I’ve never seen nor heard anyone say that UAC prevented a malware attack (e.g., report of virus X running around — users who had UAC enabled are protected … if they don’t say “yes” …). I turn off UAC on most PCs I work on, unless it is someone who pretty much sticks to browser/e-mail activities. If I leave it on I either get a call every time it goes off or the customer simply allows the action every time without question. There appears to be no reasonable basis to make a judgement by the customer on UAC alerts. At least with an antivirus, the program has a suspicion based upon the signature or activity. The UAC simply alerts a customer that an action is being taken (see @selvx’s list above) but without intelligent feedback on if this appears appropriate or not.

    I had a customer insist that I leave her antivirus turned off. It had become too annoying (What!?, Why?). Annoying “security” can be detrimental to security and reduce ones security sensitivity and alertness. I was a “thankless” computer security officer in the Air Force and I saw first hand how poorly designed and implemented security features undermined rather than enhanced security. Based upon my experience, UAC appears to fall into this category of counterproductive security features.

  55. SoL

    That’s because UAC is not there to warn of attacks. It’s there to limit users to certain privileges until a administrator decides to authorize elevation. If you don’t need to, or want to have your user privileges determined by an admin other than yourself, then simply turn it off. That’s why the option is there.

  56. Evel3

    Yes, if your user activity doesn’t need to be managed by another admin or if it annoys you every time someone calls when they get a UAC prompt then turn it off. Just be prepared to fix any problems that happen because you turned it off.

  57. fallout330

    UAC on Windows 7 is much less annoying than on Windows Vista. I just had to disable it on Vista.

  58. Brandon

    Anyone who hates UAC should absolutely HATE linux, since you have the same thing, but instead of just clicking yes, you have to retype your password.

  59. Jeff

    @D. L. Sinkler

    Maybe try to re associate the desktop files in the registry. If you are unsure of how to do that this link should help http://www.sevenforums.com/tutorials/19449-default-file-type-associations-restore.html It will allow you to download the corresponding registry files to load. If they are just the desktop links I would start out with the LNK file association to see if that works.

  60. RICK

    UAC is not so easy as you suggest i am afraid. Recently, an installed software package on one of our group members pc’s, destroyed and continually crashed software, due to an upgrade being applied. Simply put, the application suddenly began to crash, with no indications other than an “APP CRASH” being reported every time he tried to launch the software. After a great many hours trying to sort the issue, including numerous reinstallation of the complete package, and removal of anti virus and various other suspected packages, it was found that UAC was blocking only a part of the update, without a single report about this action. It was only when UAC was disabled that this package was able to successfully update, and it was again usable.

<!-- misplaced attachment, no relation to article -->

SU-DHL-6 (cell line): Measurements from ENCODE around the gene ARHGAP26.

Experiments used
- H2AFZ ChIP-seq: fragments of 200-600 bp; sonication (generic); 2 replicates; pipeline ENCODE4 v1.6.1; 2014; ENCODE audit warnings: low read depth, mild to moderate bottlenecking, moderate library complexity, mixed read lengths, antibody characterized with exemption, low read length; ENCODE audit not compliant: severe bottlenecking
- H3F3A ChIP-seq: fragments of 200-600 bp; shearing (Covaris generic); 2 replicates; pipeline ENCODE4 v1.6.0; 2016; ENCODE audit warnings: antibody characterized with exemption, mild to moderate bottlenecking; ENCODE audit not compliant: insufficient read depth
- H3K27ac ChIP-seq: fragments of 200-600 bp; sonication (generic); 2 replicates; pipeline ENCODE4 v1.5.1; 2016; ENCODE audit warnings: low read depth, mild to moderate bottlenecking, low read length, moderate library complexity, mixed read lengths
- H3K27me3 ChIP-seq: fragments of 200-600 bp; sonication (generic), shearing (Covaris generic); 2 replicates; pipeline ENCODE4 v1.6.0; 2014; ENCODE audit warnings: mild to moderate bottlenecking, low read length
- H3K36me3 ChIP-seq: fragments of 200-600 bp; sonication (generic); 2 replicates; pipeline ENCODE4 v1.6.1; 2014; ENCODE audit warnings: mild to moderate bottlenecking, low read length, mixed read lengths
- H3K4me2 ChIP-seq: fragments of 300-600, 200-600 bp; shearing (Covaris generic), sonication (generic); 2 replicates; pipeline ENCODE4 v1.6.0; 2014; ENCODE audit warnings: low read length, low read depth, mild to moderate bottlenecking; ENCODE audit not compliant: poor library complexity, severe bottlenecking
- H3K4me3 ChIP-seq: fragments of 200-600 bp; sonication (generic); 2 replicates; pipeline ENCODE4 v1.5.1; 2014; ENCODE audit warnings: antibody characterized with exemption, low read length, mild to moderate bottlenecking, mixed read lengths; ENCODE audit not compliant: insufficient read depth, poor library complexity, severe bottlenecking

For windows itself to crash an application, without any form of explanation as to why, is a very frustrating and hard situation to resolve.
    The package is known not malicious, and never has been. the update is not malicious nor does it pose any risks to the pc, being that it was only graphics/map based additions, nothing to do with system settings or program file changes.
    This package is, once again, an example of a poorly written, and poorly tested, windows subroutine.
    If it were as good as stated, it would have
    A: reported its actions to the administrator using his pc.
    B: Would not have falsely triggered a block to a package NOT making any changes to system nor program files essential packages.
    C: would have been far more easily diagnosed as the cause of the issues it created.
    This member was unable to use software for over a week after paying good money, for good software.
    Yet another example of a release not properly tested nor documented welll enough for other software developers to avoid this sort of issue!

  61. Sevl

    @ RICK : Nest time, just check Event Viewer, understand error codes and save yourself from wasting time.

  62. Ellen Camner

    UAC = Nightmare.

  63. Xan

    UAC enabled means you cannot easily operate on directories under C:\ which means the computer gets totally useless. 7-zip context menus won’t work, problems when developing under directories like “c:\prg” or “c:\tfs”, can’t easily edit files in root directory, all kind of small issues which add up to being a total nightmare.

    And NO you cannot put those file under the home directory because:

    1) It’s less easily accessible (long path or envvar to type)
    2) There is the 260 chars limit on paths which is easily crossed when going under the home dir

    This, plus the fact that disabling UAC kills metro applications, makes Windows 8 totally useless.

  64. MunKy

    “The only price you pay for using UAC is seeing an occasional box that you have to click Yes to (or click No if you weren’t expecting a prompt.) ”

    You obviously never encountered one of many problems written in vast amounts scattered throughout internet forums everywhere.

    UAC can get directly in the way of programs and permissions and sometimes its pot luck as to the solution. I have programs that run badly with admin access and I have programs that literally wont install while UAC is active.

    The popup box doesnt annoy me now. The way it feks with access privileges does especially when its a one person computer i.e.

    I AM GOD ON MY COMPUTER
    *oh wait, uac popped up… clickity click*
    NOW IM GOD ON MY COMPUTER!!!!